Yeoman Gaoler Christopher Morton has been announced as the Tower of London’s new Chief Yeoman Warder, promoted to the unique role following 19 years of exemplary service at the iconic fortress.
The Chief Yeoman Warder is the head of the Yeoman Body and is responsible for the management of the rest of the Body which comprises 36 other Yeoman Warders. He also conducts ceremonial duties such as the Ceremony of the Keys, Constables Dues, the Opening Ceremony and State Parades..
Chris is the 18th person to have held the position which dates back to 1914.
Born in Kent, England, Chris’ military career started when he joined The Royal Engineers as a boy apprentice electrician. During his military career he lived between the UK and Germany and served in Canada, Cambodia, Falkland Islands and Iraq. He left the military in 1996 after 24 years’ service, reaching the rank of Warrant Officer Class One.
In 1998 he successfully applied to become a Yeoman Warder at the Tower of London and was promoted to Yeoman Serjeant in 2003 becoming the Yeoman Gaoler in 2012.
Chris lives at the Tower of London with his wife Julie, they have two daughters and four grandchildren who like to visit. When not at the Tower they spend time at their home near Thanet in Kent.
Historic Royal Palaces is the independent charity that looks after the Tower of London, Hampton Court Palace, the Banqueting House, Kensington Palace, Kew Palace and Hillsborough Castle. We help everyone explore the story of how monarchs and people have shaped society, in some of the greatest palaces ever built. We raise all our own funds and depend on the support of our visitors, members, donors, sponsors and volunteers. With the exception of Hillsborough Castle, these palaces are owned by The Queen on behalf of the nation, and we manage them for the Secretary of State for Culture, Media and Sport. Historic Royal Palaces cares for Hillsborough Castle under a separate contract with the Northern Ireland Office. Registered charity number 1068852. For more information visit www.hrp.org.uk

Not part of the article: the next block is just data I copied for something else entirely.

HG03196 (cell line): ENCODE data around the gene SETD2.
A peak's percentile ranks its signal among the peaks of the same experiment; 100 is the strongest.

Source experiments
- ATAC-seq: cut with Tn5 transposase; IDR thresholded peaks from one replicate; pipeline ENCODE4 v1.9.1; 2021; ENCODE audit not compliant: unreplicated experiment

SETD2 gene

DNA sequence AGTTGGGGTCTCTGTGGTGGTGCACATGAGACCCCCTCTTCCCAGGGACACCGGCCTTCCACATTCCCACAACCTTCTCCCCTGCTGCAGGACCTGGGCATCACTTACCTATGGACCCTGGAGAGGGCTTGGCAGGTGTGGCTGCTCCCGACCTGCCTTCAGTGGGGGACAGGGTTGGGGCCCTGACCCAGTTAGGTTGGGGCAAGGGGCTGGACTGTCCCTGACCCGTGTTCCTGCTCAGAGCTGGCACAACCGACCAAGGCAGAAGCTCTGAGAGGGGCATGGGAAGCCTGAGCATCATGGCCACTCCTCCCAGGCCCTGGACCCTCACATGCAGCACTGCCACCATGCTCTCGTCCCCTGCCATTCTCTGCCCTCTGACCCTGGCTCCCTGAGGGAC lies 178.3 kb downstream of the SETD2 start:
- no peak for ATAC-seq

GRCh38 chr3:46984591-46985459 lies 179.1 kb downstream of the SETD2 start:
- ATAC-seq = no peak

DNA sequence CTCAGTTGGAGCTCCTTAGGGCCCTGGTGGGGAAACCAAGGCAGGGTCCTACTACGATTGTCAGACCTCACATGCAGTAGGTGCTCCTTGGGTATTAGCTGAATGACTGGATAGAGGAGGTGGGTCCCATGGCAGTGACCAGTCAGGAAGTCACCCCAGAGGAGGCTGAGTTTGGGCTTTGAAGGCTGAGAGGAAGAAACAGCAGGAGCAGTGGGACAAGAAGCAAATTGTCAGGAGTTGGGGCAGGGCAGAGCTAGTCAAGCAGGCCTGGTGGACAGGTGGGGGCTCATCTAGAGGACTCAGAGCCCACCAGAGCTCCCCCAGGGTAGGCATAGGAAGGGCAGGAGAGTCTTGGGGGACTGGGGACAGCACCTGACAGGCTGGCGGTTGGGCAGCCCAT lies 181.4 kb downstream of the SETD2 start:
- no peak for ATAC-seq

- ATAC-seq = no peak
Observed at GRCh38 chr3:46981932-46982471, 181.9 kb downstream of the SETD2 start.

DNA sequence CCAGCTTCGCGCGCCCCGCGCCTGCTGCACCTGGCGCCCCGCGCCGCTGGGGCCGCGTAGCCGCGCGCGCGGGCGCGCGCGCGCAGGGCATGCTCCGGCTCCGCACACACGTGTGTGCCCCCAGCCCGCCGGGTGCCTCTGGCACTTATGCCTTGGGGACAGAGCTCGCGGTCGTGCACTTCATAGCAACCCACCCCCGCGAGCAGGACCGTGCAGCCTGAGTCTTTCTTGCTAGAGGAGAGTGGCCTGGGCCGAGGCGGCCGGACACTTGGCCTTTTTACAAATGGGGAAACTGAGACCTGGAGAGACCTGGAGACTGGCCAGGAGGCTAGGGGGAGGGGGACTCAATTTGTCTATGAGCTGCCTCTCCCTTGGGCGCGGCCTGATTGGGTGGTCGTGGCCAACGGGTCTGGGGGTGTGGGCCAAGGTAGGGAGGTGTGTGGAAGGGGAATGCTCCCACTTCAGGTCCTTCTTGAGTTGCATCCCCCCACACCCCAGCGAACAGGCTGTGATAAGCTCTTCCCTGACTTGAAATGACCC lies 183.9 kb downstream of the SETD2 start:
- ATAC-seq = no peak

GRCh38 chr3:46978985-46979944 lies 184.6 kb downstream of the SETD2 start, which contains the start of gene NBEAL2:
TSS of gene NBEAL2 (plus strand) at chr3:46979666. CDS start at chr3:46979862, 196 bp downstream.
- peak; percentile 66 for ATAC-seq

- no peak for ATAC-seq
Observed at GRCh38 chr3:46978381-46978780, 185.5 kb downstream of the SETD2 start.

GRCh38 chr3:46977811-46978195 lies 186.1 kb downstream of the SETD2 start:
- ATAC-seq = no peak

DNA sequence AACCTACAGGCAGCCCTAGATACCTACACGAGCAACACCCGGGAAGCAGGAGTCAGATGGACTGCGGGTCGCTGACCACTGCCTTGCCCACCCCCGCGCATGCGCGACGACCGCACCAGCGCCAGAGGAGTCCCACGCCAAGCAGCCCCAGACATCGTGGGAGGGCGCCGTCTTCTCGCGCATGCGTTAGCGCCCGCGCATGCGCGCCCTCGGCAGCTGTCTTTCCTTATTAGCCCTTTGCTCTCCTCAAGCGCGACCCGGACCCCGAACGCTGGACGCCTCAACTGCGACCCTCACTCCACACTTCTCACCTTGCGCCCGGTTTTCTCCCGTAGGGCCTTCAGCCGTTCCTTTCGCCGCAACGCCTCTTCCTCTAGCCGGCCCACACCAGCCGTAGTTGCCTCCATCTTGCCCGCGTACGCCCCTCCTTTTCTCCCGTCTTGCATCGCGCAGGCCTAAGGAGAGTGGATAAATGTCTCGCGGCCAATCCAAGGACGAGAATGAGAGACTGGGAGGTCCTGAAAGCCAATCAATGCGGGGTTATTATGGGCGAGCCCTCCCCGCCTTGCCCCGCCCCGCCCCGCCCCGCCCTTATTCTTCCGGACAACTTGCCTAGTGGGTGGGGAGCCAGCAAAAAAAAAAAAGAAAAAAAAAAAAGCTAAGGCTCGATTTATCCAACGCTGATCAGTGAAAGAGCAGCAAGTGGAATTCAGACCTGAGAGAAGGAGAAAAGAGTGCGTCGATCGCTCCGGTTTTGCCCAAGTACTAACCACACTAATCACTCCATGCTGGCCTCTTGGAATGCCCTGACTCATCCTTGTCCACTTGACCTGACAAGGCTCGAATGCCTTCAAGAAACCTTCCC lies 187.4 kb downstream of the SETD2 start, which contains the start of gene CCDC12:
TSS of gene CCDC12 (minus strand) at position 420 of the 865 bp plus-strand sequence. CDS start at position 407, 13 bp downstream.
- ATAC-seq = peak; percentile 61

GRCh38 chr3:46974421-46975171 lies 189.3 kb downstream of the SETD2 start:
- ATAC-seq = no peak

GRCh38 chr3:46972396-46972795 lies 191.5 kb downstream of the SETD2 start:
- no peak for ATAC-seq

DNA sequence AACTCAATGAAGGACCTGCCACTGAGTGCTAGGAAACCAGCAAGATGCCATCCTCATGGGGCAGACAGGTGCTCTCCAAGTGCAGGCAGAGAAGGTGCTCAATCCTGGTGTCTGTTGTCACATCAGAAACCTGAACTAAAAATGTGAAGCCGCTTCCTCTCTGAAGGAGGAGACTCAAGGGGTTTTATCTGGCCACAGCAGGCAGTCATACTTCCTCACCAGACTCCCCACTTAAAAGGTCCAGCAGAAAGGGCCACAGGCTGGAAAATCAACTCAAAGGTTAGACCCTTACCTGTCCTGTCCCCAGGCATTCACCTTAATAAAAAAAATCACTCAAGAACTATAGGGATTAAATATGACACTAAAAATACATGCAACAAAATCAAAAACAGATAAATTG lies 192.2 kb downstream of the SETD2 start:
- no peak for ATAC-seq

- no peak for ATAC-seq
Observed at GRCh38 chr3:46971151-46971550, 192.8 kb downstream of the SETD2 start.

The Royal Ceremonial Dress Collection is a designated collection of national and international importance, cared for by Historic Royal Palaces. It contains approximately 12,000 items of historic dress from the 16th century to the present day, providing information about the history of fashion, life at court, British ceremonial traditions, and the lives of key historical figures. Our collection contains items of clothing worn by royalty including George III, Queen Victoria, Princess Margaret, Diana, Princess of Wales and The Queen.
For further information and images, please contact Cat Steventon in the Historic Royal Palaces press office on 0203 166 6302 or email firstname.lastname@example.org
No one is exactly sure where the name Beefeater came from but it would be absolutely correct to say the men guarding the Tower prefer the title Yeoman Warder. In fact the full and proper title is Yeoman Warder of Her Majesty’s Royal Palace and Fortress the Tower of London, and Members of the Sovereign's Body Guard of the Yeoman Guard Extraordinary.
To qualify as a Yeoman Warder you must be a former long serving Senior Non Commissioned Officer from the Army, Royal Air Force, Royal Marines. Yeoman Warders are erroneously called ‘Beefeaters’. The most likely explanation is that Yeoman Warders were given a daily ration of meat for their duties. Records show that even in 1813 the daily ration for the thirty men on duty was 24lbs of beef, 18lbs mutton and 16lbs of veal!
There are 21 separate duties that the Yeoman Warders conduct each day, such as answering historical questions, helping visitors and having their photograph taken. They also take part in various traditional ceremonies such as the Ceremony of the Keys, which has been conducted each night without fail for at least 700 years. As well as their duties at the Tower, Yeoman Warders also attend the Coronation of the Sovereign, lying-in-state, the Lord Mayor’s Show and other state and charity fu